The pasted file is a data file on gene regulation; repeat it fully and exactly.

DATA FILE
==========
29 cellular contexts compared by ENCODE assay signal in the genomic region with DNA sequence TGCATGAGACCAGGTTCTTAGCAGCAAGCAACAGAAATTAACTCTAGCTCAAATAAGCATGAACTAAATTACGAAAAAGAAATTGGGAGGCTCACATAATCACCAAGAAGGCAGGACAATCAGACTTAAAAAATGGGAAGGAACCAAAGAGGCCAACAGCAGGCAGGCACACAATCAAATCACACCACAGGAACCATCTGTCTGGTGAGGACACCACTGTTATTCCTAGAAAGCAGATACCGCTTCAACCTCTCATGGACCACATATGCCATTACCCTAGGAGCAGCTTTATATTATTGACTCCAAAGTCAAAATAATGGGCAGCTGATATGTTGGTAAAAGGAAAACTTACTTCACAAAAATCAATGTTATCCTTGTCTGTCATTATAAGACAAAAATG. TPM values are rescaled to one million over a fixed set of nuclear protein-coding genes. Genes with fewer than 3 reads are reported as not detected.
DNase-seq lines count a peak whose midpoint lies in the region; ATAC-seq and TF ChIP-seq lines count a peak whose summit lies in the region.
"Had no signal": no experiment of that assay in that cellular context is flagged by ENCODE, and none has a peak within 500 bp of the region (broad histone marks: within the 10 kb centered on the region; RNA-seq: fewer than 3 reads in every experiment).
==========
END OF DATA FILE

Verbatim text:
29 cellular contexts compared by ENCODE assay signal in the genomic region with DNA sequence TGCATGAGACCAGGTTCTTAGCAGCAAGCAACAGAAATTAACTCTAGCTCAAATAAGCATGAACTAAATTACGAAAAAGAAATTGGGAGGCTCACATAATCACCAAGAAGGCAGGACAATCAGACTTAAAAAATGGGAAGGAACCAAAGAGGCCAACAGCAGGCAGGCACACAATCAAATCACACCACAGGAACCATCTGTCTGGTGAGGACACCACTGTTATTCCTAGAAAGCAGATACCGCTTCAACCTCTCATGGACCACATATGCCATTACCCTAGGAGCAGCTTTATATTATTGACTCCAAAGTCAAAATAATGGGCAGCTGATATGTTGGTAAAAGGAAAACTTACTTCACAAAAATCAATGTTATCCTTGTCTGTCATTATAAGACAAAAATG. TPM values are rescaled to one million over a fixed set of nuclear protein-coding genes. Genes with fewer than 3 reads are reported as not detected.
DNase-seq lines count a peak whose midpoint lies in the region; ATAC-seq and TF ChIP-seq lines count a peak whose summit lies in the region.
"Had no signal": no experiment of that assay in that cellular context is flagged by ENCODE, and none has a peak within 500 bp of the region (broad histone marks: within the 10 kb centered on the region; RNA-seq: fewer than 3 reads in every experiment).